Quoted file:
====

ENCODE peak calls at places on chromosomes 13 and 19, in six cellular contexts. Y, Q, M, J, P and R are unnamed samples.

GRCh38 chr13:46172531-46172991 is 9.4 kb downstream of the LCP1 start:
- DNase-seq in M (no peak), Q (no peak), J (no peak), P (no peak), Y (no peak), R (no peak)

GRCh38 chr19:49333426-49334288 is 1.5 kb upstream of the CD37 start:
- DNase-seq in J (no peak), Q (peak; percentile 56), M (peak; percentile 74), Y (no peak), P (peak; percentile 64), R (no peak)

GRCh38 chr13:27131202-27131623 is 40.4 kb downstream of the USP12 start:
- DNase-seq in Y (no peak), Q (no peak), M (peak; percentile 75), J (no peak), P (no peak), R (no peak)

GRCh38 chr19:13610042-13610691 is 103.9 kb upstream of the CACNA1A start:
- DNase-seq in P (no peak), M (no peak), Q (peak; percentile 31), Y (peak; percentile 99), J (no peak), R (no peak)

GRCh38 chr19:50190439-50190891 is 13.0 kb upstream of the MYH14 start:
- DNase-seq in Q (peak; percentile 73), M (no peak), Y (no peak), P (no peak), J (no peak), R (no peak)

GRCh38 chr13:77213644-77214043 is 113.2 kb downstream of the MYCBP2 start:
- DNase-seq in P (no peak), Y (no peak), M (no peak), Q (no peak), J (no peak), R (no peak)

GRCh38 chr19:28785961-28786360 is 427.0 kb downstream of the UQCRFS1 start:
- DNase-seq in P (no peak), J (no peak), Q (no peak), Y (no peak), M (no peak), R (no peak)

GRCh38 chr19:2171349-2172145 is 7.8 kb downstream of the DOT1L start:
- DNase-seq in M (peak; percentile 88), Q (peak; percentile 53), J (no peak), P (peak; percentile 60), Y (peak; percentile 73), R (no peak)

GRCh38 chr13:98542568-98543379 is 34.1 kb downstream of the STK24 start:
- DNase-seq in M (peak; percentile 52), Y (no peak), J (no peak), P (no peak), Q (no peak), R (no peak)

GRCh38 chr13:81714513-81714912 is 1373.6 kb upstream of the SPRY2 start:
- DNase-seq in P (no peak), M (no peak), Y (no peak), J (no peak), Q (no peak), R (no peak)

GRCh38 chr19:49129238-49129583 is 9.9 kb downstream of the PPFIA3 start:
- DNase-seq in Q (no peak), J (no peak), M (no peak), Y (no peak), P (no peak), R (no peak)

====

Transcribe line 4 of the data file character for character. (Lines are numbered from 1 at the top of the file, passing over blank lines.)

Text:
GRCh38 chr19:49333426-49334288 is 1.5 kb upstream of the CD37 start: